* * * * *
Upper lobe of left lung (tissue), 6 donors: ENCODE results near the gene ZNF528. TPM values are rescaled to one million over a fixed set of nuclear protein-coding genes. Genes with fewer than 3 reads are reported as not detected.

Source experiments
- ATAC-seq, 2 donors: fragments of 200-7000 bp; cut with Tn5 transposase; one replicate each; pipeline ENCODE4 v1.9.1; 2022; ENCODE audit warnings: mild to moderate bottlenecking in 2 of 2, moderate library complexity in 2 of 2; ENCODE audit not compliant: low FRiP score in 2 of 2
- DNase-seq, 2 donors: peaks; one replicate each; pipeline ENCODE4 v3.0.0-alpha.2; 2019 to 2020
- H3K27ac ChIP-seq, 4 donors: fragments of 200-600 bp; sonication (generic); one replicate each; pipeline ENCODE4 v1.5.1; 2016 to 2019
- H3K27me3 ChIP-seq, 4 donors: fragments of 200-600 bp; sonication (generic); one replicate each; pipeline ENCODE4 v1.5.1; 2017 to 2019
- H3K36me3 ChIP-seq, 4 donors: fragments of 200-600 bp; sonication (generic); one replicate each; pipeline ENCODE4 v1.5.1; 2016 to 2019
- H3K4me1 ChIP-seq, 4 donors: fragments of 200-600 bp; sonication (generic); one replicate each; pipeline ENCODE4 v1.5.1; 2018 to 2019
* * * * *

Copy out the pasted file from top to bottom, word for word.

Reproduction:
Upper lobe of left lung (tissue), 6 donors: ENCODE results near the gene ZNF528. TPM values are rescaled to one million over a fixed set of nuclear protein-coding genes. Genes with fewer than 3 reads are reported as not detected.

Source experiments
- ATAC-seq, 2 donors: fragments of 200-7000 bp; cut with Tn5 transposase; one replicate each; pipeline ENCODE4 v1.9.1; 2022; ENCODE audit warnings: mild to moderate bottlenecking in 2 of 2, moderate library complexity in 2 of 2; ENCODE audit not compliant: low FRiP score in 2 of 2
- DNase-seq, 2 donors: peaks; one replicate each; pipeline ENCODE4 v3.0.0-alpha.2; 2019 to 2020
- H3K27ac ChIP-seq, 4 donors: fragments of 200-600 bp; sonication (generic); one replicate each; pipeline ENCODE4 v1.5.1; 2016 to 2019
- H3K27me3 ChIP-seq, 4 donors: fragments of 200-600 bp; sonication (generic); one replicate each; pipeline ENCODE4 v1.5.1; 2017 to 2019
- H3K36me3 ChIP-seq, 4 donors: fragments of 200-600 bp; sonication (generic); one replicate each; pipeline ENCODE4 v1.5.1; 2016 to 2019
- H3K4me1 ChIP-seq, 4 donors: fragments of 200-600 bp; sonication (generic); one replicate each; pipeline ENCODE4 v1.5.1; 2018 to 2019